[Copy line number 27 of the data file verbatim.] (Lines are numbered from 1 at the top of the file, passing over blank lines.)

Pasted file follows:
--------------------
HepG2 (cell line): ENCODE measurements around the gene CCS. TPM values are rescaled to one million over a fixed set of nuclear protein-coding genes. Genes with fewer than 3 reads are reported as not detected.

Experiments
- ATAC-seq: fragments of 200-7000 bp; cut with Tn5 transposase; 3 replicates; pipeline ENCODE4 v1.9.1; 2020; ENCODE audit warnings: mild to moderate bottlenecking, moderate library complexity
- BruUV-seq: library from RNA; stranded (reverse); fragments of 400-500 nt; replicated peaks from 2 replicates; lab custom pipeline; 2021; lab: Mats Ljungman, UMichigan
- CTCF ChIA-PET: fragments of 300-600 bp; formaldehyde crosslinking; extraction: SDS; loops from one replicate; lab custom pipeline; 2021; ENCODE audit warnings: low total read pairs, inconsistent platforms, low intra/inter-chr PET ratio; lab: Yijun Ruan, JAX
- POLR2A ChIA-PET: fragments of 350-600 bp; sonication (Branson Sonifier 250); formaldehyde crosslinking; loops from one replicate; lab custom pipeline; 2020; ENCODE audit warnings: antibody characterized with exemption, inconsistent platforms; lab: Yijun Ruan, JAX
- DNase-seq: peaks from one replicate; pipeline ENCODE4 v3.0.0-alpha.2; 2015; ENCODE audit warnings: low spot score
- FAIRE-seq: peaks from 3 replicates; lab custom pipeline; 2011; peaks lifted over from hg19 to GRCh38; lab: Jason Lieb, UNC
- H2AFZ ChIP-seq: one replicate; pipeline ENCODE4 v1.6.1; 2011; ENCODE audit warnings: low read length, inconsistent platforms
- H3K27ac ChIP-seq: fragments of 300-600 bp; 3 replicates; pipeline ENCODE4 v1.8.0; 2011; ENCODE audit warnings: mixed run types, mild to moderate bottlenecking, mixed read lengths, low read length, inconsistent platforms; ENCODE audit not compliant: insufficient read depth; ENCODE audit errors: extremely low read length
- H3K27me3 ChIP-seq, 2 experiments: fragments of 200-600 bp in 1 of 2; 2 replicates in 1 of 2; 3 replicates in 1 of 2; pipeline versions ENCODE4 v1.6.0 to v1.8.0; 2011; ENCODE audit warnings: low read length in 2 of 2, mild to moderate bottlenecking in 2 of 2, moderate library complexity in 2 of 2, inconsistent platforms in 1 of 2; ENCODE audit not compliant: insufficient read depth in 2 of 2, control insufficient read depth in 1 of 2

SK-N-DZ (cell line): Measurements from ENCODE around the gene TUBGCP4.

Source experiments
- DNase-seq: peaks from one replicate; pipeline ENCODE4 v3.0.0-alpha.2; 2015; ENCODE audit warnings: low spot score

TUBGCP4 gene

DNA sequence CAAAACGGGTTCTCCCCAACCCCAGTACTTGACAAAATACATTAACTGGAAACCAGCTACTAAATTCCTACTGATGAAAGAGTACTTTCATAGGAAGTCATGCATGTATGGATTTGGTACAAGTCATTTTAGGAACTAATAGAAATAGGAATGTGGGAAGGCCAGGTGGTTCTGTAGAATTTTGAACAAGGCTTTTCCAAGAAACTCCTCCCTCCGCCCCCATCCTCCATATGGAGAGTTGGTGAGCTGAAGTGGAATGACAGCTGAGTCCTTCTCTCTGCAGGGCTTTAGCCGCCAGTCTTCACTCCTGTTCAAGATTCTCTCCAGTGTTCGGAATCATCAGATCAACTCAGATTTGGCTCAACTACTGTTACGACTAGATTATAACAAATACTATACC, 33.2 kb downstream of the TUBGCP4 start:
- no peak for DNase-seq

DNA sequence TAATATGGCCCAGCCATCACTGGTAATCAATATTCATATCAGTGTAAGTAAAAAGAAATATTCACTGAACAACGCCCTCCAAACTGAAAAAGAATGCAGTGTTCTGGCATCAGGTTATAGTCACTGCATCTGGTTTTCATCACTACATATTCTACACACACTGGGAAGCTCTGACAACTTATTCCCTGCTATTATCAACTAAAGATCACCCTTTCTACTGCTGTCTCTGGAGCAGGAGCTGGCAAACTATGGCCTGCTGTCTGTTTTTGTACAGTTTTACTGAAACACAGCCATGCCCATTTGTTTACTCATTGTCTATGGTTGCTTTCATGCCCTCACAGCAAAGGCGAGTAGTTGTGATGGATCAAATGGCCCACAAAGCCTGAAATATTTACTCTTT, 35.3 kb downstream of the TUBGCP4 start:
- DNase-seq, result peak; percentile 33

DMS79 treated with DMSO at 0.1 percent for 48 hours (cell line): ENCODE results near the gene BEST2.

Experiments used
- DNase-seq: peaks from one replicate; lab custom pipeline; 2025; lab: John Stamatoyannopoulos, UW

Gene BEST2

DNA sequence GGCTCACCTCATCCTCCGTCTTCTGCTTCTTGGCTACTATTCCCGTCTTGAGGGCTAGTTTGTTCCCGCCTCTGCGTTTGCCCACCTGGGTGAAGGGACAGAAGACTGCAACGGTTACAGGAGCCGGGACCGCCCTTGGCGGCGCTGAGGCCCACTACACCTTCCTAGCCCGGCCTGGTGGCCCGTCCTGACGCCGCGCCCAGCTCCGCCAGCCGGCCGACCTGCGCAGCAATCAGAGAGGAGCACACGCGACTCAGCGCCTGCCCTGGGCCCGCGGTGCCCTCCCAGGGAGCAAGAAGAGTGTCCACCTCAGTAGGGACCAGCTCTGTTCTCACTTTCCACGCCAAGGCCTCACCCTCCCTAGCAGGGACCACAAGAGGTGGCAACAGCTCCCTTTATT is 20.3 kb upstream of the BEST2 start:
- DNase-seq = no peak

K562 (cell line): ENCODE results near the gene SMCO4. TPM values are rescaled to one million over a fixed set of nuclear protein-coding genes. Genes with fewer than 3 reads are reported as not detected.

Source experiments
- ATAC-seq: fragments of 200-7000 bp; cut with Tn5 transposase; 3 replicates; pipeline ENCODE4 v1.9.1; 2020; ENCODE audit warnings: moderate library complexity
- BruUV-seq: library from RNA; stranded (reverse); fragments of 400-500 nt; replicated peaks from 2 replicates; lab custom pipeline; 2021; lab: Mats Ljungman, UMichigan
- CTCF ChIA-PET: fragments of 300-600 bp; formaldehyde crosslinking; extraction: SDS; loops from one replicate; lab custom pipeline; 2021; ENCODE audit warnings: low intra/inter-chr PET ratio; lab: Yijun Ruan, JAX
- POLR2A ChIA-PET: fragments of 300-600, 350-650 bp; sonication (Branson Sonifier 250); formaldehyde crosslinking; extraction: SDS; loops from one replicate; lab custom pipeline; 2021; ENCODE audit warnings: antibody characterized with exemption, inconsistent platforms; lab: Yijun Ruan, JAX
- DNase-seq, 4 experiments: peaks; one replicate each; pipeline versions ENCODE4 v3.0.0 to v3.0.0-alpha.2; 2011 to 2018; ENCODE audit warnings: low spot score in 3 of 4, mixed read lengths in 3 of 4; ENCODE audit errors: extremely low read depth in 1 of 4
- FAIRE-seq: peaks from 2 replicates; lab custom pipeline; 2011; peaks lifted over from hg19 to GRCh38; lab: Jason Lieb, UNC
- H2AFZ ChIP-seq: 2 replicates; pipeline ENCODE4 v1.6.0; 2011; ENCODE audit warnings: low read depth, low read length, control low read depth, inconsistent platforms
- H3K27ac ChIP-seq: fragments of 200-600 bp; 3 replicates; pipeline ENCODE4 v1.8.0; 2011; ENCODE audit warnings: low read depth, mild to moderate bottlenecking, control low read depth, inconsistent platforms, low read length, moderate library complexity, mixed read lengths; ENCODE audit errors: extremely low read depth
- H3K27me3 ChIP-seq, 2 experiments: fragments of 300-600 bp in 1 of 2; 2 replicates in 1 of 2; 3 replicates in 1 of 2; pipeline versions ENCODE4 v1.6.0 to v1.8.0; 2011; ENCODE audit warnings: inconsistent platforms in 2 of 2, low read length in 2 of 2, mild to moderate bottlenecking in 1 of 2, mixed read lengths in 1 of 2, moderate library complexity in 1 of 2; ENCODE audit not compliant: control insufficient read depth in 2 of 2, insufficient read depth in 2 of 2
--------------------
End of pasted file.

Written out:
Source experiments